But I have had a few issues. I’ve already reported on the faulty auxiliary feed belt and tensioner that had to be replaced under warranty. And I’m afraid gremlins struck a second time, too. Another home visit from Land Rover Customer Service was required, this time because one of the front scrolling indicators refused to scroll.
I should have rolled out the red carpet because I had a visit from Richard, Land Rover’s Technician of the Year, who lived up to his billing by being super-efficient and super-nice, too. He even had a private plate on his van to highlight his top billing.
As well as fixing the indicator with a tweak of the car’s software, he took care of a recall that affected the rear lights – apparently the wiring routing needed to be tweaked – and Richard also told me that there was another recall, but one which might require a dealer visit. A big software update is needed, which will solve a problem with over-the-air software updates. Rather ironic, perhaps.
Once again, other than the slight annoyance, I suffered no inconvenience. But it does nothing to silence the many doubters who call out Land Rover’s reputation for poor reliability. But would these issues stop me from recommending the Range Rover? No. As I always tell people interested in buying one, they’re the most sensational things and one of the best cars in the world. But they might go wrong.
At least I know – from my own experience with this model – that they’re pretty painless to put right if they do.
Range Rover D350 HSE: second report
Our 2022 Luxury Car of the Year continues to impress, despite one blip
- Mileage: 12,996
- Economy: 35.8mpg
It’s amazing what numbers stick in your head. For me, 10.95 metres is something I recite probably a little too often, and always with a smug smile on my face.
The reason? A five-metre-long SUV should not be able to turn around in just 10.95 metres, but that’s just what my Range Rover does. For context, my daughter’s MINI turns around in about the same space – and her car is over a metre shorter.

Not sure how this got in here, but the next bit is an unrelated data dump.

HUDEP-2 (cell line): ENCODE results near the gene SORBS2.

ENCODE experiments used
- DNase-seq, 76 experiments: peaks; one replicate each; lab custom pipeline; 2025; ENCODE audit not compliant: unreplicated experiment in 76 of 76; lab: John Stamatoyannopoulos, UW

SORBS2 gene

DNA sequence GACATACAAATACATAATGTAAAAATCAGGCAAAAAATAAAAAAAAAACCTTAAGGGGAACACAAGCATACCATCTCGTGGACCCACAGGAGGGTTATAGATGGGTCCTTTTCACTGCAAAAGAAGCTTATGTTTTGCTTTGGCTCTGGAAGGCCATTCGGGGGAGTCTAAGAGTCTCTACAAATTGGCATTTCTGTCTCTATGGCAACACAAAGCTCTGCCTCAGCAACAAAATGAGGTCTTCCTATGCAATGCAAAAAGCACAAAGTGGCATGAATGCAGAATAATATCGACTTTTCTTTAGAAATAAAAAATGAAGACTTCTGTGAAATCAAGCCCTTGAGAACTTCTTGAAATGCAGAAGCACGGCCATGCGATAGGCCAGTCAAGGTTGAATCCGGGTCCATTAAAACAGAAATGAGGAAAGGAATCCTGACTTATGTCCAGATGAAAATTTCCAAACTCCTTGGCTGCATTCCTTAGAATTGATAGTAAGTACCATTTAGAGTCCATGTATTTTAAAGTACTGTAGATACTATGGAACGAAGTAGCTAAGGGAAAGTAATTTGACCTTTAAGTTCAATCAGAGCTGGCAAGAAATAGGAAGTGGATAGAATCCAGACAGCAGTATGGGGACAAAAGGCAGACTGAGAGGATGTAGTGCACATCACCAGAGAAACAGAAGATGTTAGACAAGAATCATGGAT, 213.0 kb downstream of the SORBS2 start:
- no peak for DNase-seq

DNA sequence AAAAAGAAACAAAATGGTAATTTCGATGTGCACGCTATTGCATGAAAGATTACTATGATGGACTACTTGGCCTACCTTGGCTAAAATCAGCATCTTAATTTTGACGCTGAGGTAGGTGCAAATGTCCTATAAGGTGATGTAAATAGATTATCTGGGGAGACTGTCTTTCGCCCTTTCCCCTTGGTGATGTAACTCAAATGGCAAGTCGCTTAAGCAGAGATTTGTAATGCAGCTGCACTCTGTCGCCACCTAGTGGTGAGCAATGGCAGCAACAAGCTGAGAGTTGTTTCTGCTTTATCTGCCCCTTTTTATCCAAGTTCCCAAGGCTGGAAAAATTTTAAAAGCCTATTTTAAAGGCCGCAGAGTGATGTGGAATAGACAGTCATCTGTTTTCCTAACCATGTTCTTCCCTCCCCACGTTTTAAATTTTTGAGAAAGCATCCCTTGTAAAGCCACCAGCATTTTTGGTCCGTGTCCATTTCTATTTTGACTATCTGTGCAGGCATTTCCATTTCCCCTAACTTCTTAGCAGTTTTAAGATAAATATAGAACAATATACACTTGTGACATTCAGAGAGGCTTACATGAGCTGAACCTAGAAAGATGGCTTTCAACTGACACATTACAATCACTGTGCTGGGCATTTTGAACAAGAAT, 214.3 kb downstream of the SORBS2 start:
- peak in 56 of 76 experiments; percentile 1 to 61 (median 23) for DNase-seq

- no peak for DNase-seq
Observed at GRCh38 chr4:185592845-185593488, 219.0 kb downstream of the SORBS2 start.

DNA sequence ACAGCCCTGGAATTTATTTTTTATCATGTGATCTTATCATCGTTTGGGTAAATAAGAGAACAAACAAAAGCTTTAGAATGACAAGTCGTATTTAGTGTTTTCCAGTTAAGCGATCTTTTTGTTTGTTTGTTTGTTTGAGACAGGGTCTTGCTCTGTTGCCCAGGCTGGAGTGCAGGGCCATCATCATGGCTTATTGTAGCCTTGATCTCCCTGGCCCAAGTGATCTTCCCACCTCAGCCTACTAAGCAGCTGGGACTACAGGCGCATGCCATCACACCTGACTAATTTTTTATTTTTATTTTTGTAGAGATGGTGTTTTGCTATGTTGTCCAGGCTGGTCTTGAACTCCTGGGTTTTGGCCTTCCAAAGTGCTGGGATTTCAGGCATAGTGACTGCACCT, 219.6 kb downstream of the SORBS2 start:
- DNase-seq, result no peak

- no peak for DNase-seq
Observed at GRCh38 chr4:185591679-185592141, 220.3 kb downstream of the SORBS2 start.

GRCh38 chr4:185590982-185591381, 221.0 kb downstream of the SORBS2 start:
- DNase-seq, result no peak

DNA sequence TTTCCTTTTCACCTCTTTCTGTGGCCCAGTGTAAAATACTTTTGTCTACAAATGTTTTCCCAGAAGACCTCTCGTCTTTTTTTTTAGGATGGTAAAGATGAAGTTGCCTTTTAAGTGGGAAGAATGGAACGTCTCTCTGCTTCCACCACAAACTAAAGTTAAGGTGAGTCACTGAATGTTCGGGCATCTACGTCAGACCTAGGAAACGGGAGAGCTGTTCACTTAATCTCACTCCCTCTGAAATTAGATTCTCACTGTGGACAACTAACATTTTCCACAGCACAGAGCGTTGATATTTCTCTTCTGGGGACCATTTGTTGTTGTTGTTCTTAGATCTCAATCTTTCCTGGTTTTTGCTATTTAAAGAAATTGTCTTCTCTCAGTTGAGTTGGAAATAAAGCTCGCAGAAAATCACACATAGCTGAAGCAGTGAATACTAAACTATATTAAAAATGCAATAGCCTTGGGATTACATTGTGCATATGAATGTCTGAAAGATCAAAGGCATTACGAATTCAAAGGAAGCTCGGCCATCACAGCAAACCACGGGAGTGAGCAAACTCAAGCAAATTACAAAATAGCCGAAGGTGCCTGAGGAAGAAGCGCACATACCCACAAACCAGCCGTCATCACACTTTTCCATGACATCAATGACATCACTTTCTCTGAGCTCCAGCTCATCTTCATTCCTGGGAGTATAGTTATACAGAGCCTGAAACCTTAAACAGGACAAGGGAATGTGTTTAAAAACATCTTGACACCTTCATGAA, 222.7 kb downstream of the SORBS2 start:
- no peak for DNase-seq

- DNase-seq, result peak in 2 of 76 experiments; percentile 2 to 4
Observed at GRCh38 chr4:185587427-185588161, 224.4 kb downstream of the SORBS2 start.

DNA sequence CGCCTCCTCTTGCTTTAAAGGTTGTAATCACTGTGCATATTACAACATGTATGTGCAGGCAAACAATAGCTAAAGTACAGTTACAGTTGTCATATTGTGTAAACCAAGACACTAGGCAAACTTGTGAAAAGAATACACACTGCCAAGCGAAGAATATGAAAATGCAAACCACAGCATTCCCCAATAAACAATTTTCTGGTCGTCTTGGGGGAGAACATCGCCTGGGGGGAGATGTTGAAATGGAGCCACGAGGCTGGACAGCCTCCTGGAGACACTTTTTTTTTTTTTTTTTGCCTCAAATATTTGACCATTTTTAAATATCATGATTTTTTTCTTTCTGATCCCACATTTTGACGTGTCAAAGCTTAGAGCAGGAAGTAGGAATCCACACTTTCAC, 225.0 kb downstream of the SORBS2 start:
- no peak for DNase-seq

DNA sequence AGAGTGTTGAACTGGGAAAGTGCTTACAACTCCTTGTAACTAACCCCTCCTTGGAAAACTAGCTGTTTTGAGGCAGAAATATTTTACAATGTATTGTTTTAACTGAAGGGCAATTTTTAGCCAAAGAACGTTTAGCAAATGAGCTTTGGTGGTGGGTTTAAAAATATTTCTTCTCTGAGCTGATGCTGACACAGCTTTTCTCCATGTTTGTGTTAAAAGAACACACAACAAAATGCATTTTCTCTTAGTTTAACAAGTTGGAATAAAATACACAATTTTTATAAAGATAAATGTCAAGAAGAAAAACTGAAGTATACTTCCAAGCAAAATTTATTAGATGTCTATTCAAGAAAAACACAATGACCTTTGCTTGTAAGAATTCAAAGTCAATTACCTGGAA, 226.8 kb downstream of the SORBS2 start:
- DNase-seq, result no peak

The secret is the Range Rover’s rear-wheel steering; the rear wheels turn in the opposite direction to the fronts at low speeds to achieve that astonishing turning circle, then they move in the same direction as the fronts at higher speeds to aid stability when cornering. It’s not that I throw my SUV around like a sports car, but it does feel considerably more wieldy than previous generations of Range Rover.
And yes, I have found myself in situations where I’ve been waiting for other drivers to go backwards and forwards in their car when manoeuvring, while Mr Smug over here gets around in one go. Brilliant.
It’s one of the many unexpected things that have impressed me about Range Rover ownership so far – and they come from Land Rover knowing who buys these cars and what might stop them buying a new one.
So, for owners who’ve been frustrated by the constant twirling of the steering wheel in tight spaces, four-wheel steering fixes that.
And for owners frustrated by how often they have to fill up, that’s been fixed, too. In a world when range is a hot topic among car buyers – especially those looking at EVs – my 3.0-litre diesel D350 model will cover a genuine 600 miles between fills.
My current average of 35.8mpg is 0.1mpg better than the official figure. I don’t know many cars that get close to, let alone exceed, the claimed average. And on one memorable 200-mile motorway trip, the car even managed to average 43mpg.
What isn’t a surprise is how well this Range Rover puts ticks in all the luxury car boxes. You can judge for yourselves whether the evolutionary design is a thing of beauty or not, but personally I love it, especially the rear three-quarter view, where the slim, vertical tail-lights (in an increasingly horizontal world) are hidden until they’re lit.